sermon only that it had an in charm of simplicity and wisdom, with oc the

casional illustrations

from Nature, which were

about the most delicate and dainty things of the kind if

I

had ever heard.

I

could understand them,

not the fresh philosophical novelties of the dis

course."

Emerson was remarkably

incurious in regard

to the problems propounded by formal theolo gians, but he

was a profound

ligion of experience.

Piety,

believer in the re

whether manifest

toward God or man, was something altogether natural.


PIETY "Ineffable

113

man and God in simplest person, who

the union of

is

The

every act of the soul.

in his integrity worships

God, becomes God; yet

for ever and ever the influx of this better and universal self

awe and

spires

new and

is

unsearchable.

astonishment.

How

in

It

how

dear,

soothing to man, arises the idea of God, peopling the lonely place, effacing the scars of our mistakes

and disappointments! When we have broken our god of tradition, and ceased from our god of rhetoric, then may God fire the heart with His presence.

It is the

doubling of the heart

itself,

nay, the infinite enlargement of the heart with a

power of growth It inspires in

new

to a

man an

infinity

on every

infallible trust.

He

has not

the conviction, but the sight, that the best true,

and may

side.

is

the

in that thought easily dismiss all

particular uncertainties

and

fears,

and adjourn

to the sure revelation of time, the solution of his

private riddles.

He

is

sure that his welfare

dear to the heart of being.

law to

his

mind, he

so universal that

it

is

is

In the presence of

overflowed with a reliance

sweeps away

all

cherished


EMERSON

114

hopes and the most stable projects of mortal con

He

dition in its flood.

believes that he cannot

The

escape from his good.

things that are really

You are running to Let your feet run, but your If you do not find him, will you

for thee gravitate to thee.

seek your friend.

mind need

not.

not acquiesce that find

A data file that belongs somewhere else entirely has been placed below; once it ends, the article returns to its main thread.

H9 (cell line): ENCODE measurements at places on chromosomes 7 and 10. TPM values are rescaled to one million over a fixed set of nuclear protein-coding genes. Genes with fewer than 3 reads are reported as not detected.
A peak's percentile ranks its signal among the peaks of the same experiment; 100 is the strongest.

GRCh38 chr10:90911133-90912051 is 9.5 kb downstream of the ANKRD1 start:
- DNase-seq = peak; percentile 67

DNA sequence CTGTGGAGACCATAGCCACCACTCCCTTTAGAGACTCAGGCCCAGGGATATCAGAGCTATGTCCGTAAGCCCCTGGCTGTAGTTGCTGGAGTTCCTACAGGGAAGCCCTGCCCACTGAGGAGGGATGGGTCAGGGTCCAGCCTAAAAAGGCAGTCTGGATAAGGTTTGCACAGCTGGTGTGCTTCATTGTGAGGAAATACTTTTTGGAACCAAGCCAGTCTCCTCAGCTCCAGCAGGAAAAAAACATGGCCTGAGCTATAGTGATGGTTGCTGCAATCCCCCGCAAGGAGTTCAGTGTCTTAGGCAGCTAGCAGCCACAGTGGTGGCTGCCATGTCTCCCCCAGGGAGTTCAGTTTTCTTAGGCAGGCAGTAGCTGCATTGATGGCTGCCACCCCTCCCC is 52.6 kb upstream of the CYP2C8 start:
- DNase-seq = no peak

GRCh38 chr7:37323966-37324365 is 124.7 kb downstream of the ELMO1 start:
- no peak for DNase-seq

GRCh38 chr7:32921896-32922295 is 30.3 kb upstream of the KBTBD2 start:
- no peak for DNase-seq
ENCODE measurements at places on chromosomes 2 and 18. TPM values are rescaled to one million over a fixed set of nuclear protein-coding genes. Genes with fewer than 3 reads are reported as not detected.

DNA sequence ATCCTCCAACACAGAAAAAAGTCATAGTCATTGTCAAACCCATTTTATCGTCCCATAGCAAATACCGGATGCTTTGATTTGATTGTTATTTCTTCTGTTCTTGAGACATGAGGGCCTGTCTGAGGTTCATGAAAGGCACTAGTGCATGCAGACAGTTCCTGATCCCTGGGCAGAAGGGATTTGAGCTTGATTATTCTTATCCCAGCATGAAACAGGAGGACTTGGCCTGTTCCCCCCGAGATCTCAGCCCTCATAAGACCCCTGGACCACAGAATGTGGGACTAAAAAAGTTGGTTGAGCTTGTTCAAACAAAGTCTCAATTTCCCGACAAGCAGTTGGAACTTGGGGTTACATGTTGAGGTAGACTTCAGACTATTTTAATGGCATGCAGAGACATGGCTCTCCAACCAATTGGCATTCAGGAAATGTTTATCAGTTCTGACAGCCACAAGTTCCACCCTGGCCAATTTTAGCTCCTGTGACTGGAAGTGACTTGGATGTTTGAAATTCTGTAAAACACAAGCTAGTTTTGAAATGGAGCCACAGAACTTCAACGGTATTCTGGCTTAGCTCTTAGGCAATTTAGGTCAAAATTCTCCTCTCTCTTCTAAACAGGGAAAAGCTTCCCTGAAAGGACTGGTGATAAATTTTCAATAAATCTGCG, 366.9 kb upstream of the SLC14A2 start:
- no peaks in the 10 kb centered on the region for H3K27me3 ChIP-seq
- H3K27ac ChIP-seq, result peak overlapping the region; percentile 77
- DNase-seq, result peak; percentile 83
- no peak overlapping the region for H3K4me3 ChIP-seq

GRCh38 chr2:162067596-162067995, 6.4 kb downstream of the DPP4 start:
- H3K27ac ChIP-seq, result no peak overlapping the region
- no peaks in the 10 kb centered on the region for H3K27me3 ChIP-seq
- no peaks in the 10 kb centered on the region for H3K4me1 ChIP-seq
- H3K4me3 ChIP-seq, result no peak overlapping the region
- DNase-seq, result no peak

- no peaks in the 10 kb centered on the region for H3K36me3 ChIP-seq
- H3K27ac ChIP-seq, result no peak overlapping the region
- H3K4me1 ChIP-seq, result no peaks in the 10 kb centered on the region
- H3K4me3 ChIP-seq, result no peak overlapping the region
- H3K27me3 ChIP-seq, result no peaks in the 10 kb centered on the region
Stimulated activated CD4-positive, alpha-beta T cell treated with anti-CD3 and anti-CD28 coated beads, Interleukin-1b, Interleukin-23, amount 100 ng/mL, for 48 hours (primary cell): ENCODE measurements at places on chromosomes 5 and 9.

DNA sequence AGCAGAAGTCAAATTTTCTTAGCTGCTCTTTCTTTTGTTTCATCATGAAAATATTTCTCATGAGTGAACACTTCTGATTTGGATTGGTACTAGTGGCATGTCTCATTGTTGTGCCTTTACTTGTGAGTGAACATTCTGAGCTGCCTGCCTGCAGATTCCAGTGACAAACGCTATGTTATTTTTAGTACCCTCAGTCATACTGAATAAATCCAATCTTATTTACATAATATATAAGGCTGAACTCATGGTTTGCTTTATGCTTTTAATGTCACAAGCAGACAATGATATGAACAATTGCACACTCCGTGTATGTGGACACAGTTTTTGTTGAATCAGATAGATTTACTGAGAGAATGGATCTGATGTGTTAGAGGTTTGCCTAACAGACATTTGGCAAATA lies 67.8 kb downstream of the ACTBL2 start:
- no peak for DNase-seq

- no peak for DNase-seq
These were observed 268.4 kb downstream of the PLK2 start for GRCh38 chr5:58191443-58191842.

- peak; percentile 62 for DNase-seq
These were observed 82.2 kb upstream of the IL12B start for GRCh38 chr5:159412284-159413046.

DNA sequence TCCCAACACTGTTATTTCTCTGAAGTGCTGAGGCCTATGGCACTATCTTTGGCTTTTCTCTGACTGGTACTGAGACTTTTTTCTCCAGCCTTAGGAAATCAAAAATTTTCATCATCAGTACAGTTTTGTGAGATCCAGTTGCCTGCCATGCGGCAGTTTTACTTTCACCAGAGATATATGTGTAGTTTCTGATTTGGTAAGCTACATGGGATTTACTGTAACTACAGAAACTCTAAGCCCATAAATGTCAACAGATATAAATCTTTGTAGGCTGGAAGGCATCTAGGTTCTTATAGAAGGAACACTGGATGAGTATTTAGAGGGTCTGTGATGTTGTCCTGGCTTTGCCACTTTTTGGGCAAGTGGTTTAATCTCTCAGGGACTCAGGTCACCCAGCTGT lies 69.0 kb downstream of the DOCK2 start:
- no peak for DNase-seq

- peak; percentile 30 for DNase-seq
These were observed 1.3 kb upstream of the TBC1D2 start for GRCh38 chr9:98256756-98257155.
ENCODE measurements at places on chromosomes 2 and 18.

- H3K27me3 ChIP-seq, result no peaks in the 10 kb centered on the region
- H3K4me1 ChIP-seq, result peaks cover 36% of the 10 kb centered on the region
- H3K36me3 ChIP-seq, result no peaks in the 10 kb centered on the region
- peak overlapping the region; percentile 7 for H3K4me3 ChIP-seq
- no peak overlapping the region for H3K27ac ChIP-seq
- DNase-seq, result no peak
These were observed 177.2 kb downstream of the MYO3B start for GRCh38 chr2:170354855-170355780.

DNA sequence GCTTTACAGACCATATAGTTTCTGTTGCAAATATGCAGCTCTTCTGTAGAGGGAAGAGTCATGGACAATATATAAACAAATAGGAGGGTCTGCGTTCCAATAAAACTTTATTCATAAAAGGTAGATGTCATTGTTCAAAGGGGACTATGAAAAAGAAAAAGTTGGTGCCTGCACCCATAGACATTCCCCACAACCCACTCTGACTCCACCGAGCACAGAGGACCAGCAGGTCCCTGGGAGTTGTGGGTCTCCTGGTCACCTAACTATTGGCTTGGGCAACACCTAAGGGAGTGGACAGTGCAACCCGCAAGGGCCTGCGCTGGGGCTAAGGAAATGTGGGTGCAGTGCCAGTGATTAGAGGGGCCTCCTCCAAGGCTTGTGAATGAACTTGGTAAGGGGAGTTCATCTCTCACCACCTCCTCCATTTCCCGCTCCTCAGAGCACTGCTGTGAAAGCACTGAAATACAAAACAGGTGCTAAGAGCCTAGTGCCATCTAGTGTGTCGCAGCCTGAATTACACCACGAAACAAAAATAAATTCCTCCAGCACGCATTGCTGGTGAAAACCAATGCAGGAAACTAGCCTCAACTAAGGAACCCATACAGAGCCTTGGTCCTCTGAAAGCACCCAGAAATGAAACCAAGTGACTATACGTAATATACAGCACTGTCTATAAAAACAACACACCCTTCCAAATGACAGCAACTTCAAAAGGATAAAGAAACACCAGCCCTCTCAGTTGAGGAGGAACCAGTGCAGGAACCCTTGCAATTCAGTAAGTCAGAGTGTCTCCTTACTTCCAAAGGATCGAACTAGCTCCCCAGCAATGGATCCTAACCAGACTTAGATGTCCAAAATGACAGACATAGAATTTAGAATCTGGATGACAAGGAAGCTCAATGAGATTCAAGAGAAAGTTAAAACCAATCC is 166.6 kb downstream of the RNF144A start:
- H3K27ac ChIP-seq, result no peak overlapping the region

it is

him? for there

him

is

best that

you should not

a power, which, as

it is

in

and could therefore very well bring you together, if it were for the best. You are preparing with eagerness to go and render you,

is

in

also,

a service to which your talent and your taste in vite you, the love of

Has

it

men and

the hope of fame.

not occurred to you that you have no right

to go unless you are equally willing to be pre

vented from going? that every sound that

O, believe, as thou is

livest,

spoken over the round

world, which thou ought to hear, will vibrate on thine ear

word

!

that belongs to thee for aid or comfort,

shall surely

come home through open or winding

Every friend whom not thy fantastic but the great and tender heart in thee crav-

passages. will,

Every proverb, every book, every by


PIETY

115 \

eth,

shall lock thee in his embrace.

because the heart in thee

a

valve, not

a

wall, not

is

And

this,

the heart of all; not

an intersection

is

there

anywhere in nature, but one blood rolls uninter ruptedly an endless circulation through all men, as the water of the globe seen,

its

tide

is

one."

is all

one

sea, and, truly


CHAPTER

XI

THOU SHALT NOT PREACH "

A new

commandment, said the smiling Muse, darling son, Thou shalt not preach

7 give my

"

one sense Emerson was always a preacher. His main interest was in the moral law and in

IN

the development of character.

When

he

left the

was only chang ing one congregation for another. In the Uni tarian ministry to which he belonged, the sermon

pulpit for the lecture platform he

and the essay were not always

clearly differenti

ated.

But

Emerson obeyed the pro smiling muse. He had no genius

in another sense

hibition of the

for exhortation, nor had he any desire to enforce

upon unwilling minds. He lacked the fervor of the true evangelist, and could not

his precepts

cry,

"Turn

ye! turn ye!

why

116

will

ye

die?"

He


THOU SHALT NOT PREACH

117

could not enforce the gospel of liberalism as did his friend, like that

Theodore Parker.

man

of the

his investigation.

Now

investigate

you think of In

the

of science to the subject of

"Here is

the truth as

I see

it.

what

for yourselves and see

it

it."

School

Divinity

startled his hearers

address,

Emerson

by a bold prophecy.

look for the hour

"I

His attitude was

when

that supreme Beauty

which ravished the soul of these Eastern men, Hebrews, and through

and

chiefly of those

lips

spake oracles to

West

also.

all

their

time, shall speak in the

The Hebrew and

the Greek scriptures

contain immortal sentences that have been the

bread of integrity,

life to millions.

are

But they have no

fragmentary,

their order to the intellect.

Teacher that

shall

are not I

look for the

in

new

follow so far these shining

laws that he shall see them come round shall see the

epical

shown

full circle

world to be the mirror of the

shall see the identity

;

soul,

of the law of gravitation

with purity of heart; and shall show that the


118

EMERSON

Ought, that Duty

is

Beauty and "Virtue

much at

an

will.

one thing with Science, with

Joy."

is

He who

infinite

said

vitiated,"

Emerson,

"by

too

aims at progress should aim

not at a special

forms whose fame now

The

benefit.

the land with

fills

perance, Anti-slavery, Non-Resistance,

re

Tem

no Gov